'DaddyOFive' YouTubers sentenced to five years probation for child neglect

YouTube Couple gets 5 years probation for prank videos involving their kids. (WJZ)

The couple behind the controversial "DaddyOFive" YouTube channel were sentenced to five years of probation on charges of child neglect in Frederick County Circuit Court on Monday.

Michael and Heather Martin of Ijamsville entered Alford pleas to two counts of child neglect each — charges that stem from "prank" videos that caused a viral outcry from viewers who thought they amounted to child abuse. Under their Alford pleas, the Martins maintain their innocence while acknowledging that prosecutors have enough evidence to win a conviction.


Frederick County Assistant State's Attorney Lindy Angel said that an investigation into the Martins began in April after "various sources" alerted the Frederick County Sheriff's Office to Michael Martin's YouTube channel, "DaddyOFive." In more than 300 now-deleted videos, the Martins were seen destroying an Xbox, and berating and cursing at two of their five children. In other videos, Michael Martin is seen pushing his son Cody Martin into a bookcase, giving him a bloody nose and ordering one of his stepsons to slap his daughter, Emma Martin, in what he deemed a game.

The couple who posted controversial YouTube videos charged with neglect

Angel said that a neuropsychologist who worked with Frederick County Child Protective Services during the investigation found that 11-year-old Emma and 10-year-old Cody Martin, the biological children of Michael Martin and the stepchildren of Heather Martin, had experienced "observable, identifiable and substantial impairments of their mental or psychological ability to function."

"It became correlated directly to the behavior and actions of the defendants, the Martins," Angel said.

The couple's three other kids — Heather Martin's biological children and Michael Martin's stepchildren — were not a part of the investigation.

The Martins received a five-year suspended sentence for each charge. Frederick County Circuit Judge Theresa M. Adams ruled that, under the terms of the couple's probation, the Martins could not have contact with Emma, Cody or the children's biological mother, Rose Hall, unless permitted by a court. Adams also said the Martins cannot post video recordings or images of Emma and Cody to social media unless it is for legitimate family purposes, and that the couple should submit evaluations and adhere to mental health treatment as advised by their supervising agent.

While law enforcement agencies are still determining where the "DaddyOFive" videos were filmed and whether the videos contain abuse or criminal activity, much of the internet and the YouTube community has already decided — and they are seeking justice. The uproar is one of several local cases in recent months in which an online community has investigated and drawn exposure to perceived wrongdoing.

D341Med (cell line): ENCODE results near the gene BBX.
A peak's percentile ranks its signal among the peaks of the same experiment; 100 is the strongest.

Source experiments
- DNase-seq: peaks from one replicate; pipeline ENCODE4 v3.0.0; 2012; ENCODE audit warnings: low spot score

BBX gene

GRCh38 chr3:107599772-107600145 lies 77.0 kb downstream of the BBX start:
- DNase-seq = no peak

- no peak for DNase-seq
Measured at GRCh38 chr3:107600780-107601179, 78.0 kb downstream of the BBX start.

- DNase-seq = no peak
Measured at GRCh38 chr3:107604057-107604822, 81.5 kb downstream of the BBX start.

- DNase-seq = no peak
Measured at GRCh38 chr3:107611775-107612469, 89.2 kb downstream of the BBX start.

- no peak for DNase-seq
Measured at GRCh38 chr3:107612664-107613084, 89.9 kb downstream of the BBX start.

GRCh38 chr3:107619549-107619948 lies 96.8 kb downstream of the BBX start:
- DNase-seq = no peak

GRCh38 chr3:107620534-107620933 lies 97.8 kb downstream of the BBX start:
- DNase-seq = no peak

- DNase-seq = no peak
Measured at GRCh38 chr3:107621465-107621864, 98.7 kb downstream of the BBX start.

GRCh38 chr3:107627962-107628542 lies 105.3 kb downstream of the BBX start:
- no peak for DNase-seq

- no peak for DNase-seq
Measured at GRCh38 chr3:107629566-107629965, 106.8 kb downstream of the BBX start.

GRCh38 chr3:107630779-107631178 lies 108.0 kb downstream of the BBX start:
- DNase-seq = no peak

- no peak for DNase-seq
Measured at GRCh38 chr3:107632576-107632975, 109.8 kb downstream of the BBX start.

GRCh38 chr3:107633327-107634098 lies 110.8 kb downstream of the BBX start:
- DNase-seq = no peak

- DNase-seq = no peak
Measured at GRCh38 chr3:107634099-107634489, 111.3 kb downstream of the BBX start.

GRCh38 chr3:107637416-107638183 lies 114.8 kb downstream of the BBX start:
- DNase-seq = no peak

Represented by defense attorney Stephen R. Tully, Michael Martin and a teary-eyed Heather Martin entered the courtroom around 10:45 a.m. Michael Martin handed her a box of tissues.

When asked by Adams if he had anything he'd like to say, Michael Martin replied, "No, ma'am." The couple left soon after the hearing ended.

Hall and her attorney, Tim Conlon, also were present at the hearing.


"She's glad the case has ended, disappointed with the sentence," Conlon said.

Tully said after the hearing that he thought the ruling brought justice to all parties. He said what the Martins displayed in their videos was negligent, but not intentional, and that they've learned to "be careful with children and social media."

Biological mother Rose Hall says she has gained emergency custody of the two youngest children who appear in the controversial DaddyoFive YouTube videos.

Tully said he will file a motion soon asking the judge to consider dismissing or reducing the sentences and/or expunging charges from their records should the Martins abide by the conditions of their probation. If the Martins violate their probation, they could face up to 10 years in prison, but Tully said he felt "comfortable" that the Martins would adhere to the terms.

Angel said she also was pleased with the results of the hearing.

"When we began the investigation, I don't think anyone was certain there was criminal [activity]," she said, but the psychologist's reports made the state pursue neglect charges.

"I think everyone's interests are served, both the Martins as defendants and the state's interest in protecting the children," she said. "I think it was a fair result for everyone."